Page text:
Japan to Hand Over Payroll Records of Forced Labor Victims

      January 08, 2010 10:59

      The Japanese government has finally agreed to hand over work records this March of Koreans who never got paid for civilian labor during World War II, a committee investigating the matter said Thursday. The records include the wages Japanese firms should have paid the Korean laborers.

      The companies withheld part of the wages or forced workers to deposit all of their pay in bank accounts. After World War II, the U.S. military government ordered Japanese businesses to deposit the unpaid wages in accounts opened by Japan's Justice Ministry and other agencies, raising hopes among forced laborers that they would finally get paid.

      But Japan says the slate was wiped clean when it paid Korea US$300 million in grants and $200 million in loans under the Treaty on Basic Relations between Japan and Korea signed in 1965. Instead, the Korean government promised to foot the bill for the unpaid wages and has been urging Tokyo to hand over the records.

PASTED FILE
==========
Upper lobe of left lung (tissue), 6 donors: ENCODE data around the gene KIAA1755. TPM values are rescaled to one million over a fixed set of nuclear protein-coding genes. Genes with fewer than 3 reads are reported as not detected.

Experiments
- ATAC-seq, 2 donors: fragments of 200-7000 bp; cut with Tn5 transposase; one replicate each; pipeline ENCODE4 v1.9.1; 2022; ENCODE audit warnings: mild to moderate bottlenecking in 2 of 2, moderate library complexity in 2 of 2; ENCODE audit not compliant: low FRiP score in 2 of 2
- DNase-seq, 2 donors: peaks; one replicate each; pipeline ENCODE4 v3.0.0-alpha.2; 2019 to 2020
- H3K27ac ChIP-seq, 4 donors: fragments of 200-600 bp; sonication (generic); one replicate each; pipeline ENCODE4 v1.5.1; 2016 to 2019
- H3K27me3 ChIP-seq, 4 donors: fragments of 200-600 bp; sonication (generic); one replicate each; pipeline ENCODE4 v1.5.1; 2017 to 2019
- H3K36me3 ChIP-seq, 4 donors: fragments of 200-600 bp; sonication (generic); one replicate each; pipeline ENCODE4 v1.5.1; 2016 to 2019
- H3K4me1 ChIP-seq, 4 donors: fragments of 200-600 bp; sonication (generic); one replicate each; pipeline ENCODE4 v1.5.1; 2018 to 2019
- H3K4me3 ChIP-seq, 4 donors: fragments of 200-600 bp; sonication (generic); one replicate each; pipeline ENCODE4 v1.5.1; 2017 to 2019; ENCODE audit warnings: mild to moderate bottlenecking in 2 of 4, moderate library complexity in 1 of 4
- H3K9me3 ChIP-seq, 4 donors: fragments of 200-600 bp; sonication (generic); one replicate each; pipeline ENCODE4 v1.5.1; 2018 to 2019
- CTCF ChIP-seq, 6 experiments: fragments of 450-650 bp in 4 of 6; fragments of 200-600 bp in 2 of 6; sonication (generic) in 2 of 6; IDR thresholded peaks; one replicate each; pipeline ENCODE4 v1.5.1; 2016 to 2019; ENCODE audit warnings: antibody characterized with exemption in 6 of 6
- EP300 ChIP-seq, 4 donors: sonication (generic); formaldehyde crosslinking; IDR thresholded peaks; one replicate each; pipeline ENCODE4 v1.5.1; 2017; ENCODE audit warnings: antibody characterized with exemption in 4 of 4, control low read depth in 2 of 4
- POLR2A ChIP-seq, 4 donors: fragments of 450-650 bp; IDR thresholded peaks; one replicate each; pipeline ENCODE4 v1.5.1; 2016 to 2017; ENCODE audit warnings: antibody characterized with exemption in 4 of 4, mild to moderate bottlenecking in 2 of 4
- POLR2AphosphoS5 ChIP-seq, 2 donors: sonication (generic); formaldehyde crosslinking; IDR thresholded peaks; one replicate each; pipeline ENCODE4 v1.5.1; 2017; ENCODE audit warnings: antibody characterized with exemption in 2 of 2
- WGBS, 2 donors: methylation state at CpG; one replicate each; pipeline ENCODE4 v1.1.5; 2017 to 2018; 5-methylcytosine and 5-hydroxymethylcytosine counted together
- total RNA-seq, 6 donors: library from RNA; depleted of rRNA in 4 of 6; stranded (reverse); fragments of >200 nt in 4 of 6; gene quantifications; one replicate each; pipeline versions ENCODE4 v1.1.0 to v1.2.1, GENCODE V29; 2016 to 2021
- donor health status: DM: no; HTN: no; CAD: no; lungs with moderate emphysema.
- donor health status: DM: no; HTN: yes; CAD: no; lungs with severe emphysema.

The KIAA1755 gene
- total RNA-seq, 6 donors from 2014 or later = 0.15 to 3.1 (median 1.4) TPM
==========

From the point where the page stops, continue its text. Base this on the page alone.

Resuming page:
With the inauguration of a new progressive government, Tokyo decided finally to release the records. Around 30 percent of the victims in the records are apparently North Koreans, which could mean that Pyongyang will demand payment from Tokyo. Japan and North Korea have signed no compensation agreement for wartime abuses.

      Once the records are handed over, some 100,000 victims are expected to get their back pay. Since 2005, the government has been documenting cases of citizens who were forced into labor during World War II. By June 2008, some 220,000 cases had been documented, but payment was delayed because around 108,000 claims were not supported by sufficient evidence. The Japanese records are expected to fill the gaps in documentation.

      The investigative committee plans to check the details and pay the victims at a rate of W2,000 for 1 yen (US$1=W1,135).

      The committee has been paying back wages since 2007 to 110,000 Koreans who were press-ganged into the Japanese military or forced into military-related work during World War II, but the new records are for civilian labor.

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